Everything has become style today, and no doubt the CIA has learned that the trick is to hide truthful substance behind the style. Evidence is beside the point. Just assert things in a slick style. Assert them repeatedly, even when they have been proven false or fraudulent. Sex Dust and Power Dust may be absurd con jobs, but they sell. They meet a “need,” a need created by the society that has slyly equated power with sex for a population that has been convinced they have neither and need drugs to endow them with both. A piece about Brain Dust may not have the drawing power of a Paris Review interview with Ernest Hemingway or Boris Pasternak, but then there were no “lifestyle gurus” in those days when people read real literature, not today’s New York Times best sellers. Propaganda was more literary in those days; it had to have substance. In a “wellness culture,” it has to have style. Today the only time you hear the word substance, is in “substance abuse,” which is fitting.
The CIA is in the styling business; they’ve gone shallow. Everyone looks great that way, or so they think.
Many of the histories written of the CIA and other intelligence agencies implicitly assume that the they are not still doing the dark deeds the history chronicle. In most instances that’s a faulty assumption. From Edward Curtin at lewrockwell.com:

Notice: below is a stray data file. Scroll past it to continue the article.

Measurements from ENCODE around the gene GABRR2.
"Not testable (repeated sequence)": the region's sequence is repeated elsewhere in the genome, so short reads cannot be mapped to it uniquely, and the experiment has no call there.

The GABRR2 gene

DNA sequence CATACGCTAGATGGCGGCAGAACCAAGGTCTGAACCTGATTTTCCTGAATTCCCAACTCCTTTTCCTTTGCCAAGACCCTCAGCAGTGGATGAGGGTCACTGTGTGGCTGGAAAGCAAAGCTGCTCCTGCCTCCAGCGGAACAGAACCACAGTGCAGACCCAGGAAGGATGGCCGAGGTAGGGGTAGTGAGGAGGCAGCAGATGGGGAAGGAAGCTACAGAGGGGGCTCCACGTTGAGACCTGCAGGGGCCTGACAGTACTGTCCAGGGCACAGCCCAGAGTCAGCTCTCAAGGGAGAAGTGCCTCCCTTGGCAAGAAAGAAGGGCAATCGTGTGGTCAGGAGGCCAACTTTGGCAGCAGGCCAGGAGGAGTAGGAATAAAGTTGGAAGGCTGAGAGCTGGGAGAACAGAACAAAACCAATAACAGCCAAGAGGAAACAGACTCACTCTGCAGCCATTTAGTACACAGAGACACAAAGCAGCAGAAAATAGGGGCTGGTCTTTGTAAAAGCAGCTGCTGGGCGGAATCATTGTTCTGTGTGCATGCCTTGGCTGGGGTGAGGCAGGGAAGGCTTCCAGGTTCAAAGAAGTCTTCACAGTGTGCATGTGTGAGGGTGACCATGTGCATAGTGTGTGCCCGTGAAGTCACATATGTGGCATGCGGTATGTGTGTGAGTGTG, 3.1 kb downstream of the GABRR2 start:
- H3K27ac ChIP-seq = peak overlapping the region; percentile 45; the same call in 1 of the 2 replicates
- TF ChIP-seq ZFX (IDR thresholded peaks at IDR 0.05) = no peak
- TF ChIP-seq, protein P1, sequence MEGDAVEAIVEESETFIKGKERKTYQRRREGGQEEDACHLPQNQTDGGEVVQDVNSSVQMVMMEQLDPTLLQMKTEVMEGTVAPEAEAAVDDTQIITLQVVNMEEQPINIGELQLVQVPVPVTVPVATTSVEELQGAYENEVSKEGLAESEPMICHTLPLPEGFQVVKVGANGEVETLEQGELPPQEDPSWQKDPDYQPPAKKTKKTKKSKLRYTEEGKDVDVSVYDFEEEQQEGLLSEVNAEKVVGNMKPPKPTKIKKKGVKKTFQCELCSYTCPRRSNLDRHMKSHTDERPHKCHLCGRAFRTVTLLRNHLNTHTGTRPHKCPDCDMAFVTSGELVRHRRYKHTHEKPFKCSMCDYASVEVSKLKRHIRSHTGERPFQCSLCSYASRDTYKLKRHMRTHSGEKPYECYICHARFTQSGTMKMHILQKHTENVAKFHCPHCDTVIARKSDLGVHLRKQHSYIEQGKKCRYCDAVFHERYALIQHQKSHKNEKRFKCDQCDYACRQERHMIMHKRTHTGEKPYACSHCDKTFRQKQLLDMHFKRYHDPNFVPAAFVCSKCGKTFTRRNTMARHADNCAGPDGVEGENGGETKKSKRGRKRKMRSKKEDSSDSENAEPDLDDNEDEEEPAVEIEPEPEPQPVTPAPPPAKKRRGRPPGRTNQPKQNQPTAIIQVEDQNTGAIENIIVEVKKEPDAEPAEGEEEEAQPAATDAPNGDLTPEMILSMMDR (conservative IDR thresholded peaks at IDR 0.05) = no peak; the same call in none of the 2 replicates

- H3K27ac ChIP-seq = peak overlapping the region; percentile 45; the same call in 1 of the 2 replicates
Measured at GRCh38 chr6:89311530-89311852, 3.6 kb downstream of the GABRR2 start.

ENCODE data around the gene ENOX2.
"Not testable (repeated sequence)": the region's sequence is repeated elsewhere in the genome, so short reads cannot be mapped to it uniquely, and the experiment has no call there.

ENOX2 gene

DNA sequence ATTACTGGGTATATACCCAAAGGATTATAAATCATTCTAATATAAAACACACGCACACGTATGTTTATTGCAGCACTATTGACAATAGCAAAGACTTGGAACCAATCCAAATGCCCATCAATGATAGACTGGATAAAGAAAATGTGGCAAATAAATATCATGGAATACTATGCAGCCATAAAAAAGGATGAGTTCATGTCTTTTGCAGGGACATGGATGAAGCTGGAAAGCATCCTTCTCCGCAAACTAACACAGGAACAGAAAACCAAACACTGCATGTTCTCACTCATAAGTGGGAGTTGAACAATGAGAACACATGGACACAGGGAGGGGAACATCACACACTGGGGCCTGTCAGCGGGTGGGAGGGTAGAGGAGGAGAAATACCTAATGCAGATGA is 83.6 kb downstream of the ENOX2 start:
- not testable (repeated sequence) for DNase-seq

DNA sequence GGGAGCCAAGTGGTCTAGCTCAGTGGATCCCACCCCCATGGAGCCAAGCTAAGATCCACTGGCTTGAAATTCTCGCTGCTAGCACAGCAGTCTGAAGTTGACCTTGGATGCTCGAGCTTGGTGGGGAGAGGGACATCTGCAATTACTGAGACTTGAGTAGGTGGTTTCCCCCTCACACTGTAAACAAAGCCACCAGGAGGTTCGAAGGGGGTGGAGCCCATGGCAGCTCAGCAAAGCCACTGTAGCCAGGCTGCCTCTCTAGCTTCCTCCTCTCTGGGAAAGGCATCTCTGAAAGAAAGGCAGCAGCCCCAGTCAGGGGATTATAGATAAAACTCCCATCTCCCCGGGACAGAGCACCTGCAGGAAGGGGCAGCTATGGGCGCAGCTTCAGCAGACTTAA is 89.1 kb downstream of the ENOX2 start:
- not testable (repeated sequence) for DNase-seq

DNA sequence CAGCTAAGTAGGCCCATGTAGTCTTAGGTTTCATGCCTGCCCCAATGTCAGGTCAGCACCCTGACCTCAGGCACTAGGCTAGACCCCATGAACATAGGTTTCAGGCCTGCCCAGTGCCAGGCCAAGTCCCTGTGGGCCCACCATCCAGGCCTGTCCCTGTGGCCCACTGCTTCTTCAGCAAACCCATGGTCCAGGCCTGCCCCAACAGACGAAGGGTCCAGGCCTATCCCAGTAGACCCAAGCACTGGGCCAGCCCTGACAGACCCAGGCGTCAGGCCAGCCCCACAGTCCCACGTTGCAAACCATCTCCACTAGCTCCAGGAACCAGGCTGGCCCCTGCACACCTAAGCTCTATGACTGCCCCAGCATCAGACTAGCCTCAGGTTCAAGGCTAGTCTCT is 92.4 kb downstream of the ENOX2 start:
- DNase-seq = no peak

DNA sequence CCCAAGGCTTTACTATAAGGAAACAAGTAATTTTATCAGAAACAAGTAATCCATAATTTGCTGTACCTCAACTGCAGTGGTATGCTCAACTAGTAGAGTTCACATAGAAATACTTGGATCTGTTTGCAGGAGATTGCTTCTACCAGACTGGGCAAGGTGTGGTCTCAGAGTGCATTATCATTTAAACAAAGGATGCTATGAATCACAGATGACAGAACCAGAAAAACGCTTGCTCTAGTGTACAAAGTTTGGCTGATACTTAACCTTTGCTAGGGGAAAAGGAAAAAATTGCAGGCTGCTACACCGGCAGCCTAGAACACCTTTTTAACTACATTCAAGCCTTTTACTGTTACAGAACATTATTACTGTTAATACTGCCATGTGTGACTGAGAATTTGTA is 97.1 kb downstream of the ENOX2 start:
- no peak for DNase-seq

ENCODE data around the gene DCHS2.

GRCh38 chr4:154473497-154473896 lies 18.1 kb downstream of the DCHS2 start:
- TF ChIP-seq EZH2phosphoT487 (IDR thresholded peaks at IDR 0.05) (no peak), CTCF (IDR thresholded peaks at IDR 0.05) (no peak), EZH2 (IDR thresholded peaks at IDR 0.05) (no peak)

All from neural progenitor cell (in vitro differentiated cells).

“…since grasping the present from within is the most problematic task the mind can face.”
Have you ever seen a photograph of yourself from the past and laughed or grimaced at the way you were dressed or your hair style? It’s a common experience. But few people draw the obvious conclusion about the present: that our present appearance might be equally laughable. The personal past seems to be “over there,” an object to be understood and dissected for its meaning, while the present seems opaque and shape-shifting – or just taken-for-granted okay. “That was then,” says the internal voice, “but I am wiser now.” Historical perspective, even about…
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